Developed by a team of researchers, led by Daniel G. Nocera, the “artificial leaf” is an innovative device that can produce energy from dirty water with the help of particularly developed catalysts capable of healing themselves. Claimed to be the world’s first practical “artificial leaf,” the sustainable device is capable of producing energy from sunlight and water like real, natural leaves. Though, it doesn’t rely on photosynthesis, like its real counterparts, for producing energy.
Essentially a simple wafer of silicon encrusted in a catalyst, the artificial leaf takes apart water into its hydrogen and oxygen elements, as soon as you put it into a water pot and expose it to the daylight. Once exposed to the sunlight, the hydrogen and oxygen gases bubble up through the water, which can further be employed as fuel to generate electricity in fuel cells.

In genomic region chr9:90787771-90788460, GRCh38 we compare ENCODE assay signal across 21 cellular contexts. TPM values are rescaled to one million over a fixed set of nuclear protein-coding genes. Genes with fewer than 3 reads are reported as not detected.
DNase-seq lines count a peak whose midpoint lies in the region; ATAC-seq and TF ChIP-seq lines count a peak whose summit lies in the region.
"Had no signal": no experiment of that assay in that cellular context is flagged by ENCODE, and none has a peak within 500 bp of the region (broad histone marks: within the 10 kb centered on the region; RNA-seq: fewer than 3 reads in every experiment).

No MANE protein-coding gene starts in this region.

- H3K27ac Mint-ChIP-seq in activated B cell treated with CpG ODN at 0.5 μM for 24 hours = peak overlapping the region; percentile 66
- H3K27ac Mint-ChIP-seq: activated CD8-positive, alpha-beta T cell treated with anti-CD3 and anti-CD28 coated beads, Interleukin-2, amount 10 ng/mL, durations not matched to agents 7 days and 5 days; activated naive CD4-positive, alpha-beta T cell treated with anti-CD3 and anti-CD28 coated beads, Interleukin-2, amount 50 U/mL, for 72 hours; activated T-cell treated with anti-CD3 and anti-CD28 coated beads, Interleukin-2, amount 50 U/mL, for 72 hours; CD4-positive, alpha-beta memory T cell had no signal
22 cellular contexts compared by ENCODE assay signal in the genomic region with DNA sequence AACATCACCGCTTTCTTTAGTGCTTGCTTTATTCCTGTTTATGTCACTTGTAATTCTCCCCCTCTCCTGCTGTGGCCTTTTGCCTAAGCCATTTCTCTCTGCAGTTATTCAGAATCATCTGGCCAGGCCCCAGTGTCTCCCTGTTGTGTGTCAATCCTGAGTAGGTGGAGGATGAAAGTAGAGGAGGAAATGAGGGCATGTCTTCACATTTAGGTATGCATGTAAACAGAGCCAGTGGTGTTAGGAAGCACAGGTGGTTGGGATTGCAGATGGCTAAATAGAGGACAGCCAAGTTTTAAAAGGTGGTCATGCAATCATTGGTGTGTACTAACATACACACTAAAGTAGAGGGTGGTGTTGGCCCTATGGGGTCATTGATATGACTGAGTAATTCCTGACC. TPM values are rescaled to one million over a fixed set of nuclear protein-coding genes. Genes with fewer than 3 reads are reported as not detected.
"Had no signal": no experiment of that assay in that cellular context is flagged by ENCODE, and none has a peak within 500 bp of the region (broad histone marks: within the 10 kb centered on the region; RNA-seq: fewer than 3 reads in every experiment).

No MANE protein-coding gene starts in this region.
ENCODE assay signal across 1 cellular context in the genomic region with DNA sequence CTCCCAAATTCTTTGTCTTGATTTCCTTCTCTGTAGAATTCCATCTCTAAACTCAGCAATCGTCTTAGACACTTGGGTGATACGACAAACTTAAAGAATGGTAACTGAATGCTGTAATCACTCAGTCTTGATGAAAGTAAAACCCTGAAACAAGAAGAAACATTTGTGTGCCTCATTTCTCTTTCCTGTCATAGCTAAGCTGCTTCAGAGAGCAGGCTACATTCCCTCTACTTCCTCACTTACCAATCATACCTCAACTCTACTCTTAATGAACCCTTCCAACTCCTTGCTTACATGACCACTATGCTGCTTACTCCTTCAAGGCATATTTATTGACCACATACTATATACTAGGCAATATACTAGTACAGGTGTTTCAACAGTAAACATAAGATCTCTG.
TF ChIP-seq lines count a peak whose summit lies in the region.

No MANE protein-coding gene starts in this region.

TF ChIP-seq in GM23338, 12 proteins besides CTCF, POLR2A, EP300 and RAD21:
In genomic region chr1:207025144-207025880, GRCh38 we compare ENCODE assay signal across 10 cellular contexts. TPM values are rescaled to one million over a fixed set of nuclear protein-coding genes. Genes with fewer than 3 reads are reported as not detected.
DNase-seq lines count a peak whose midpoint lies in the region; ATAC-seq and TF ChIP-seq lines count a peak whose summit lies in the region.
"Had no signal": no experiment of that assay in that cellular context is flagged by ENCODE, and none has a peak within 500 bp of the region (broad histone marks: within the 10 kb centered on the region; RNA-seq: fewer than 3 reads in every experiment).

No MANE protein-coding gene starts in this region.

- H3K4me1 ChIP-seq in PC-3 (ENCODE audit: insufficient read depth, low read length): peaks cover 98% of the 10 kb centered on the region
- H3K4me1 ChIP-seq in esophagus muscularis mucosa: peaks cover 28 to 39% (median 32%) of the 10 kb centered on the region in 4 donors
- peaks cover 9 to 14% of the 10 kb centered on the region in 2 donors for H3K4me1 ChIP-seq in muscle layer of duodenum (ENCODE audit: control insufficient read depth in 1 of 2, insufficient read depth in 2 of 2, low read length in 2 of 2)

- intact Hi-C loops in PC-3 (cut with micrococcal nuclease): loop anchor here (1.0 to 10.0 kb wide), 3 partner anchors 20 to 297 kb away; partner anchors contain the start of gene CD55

Presented at a conference of the American Chemical Society, the self-healing leaf promises to provide electricity for the people living in developing countries and remote areas. Made using economical materials, the artificial leaf features a simple “buried junction” design to cut the cost of the device for mass production. Moreover, the artificial leaf uses under one liter of to generate approximately 100 watts of electricity throughout the day.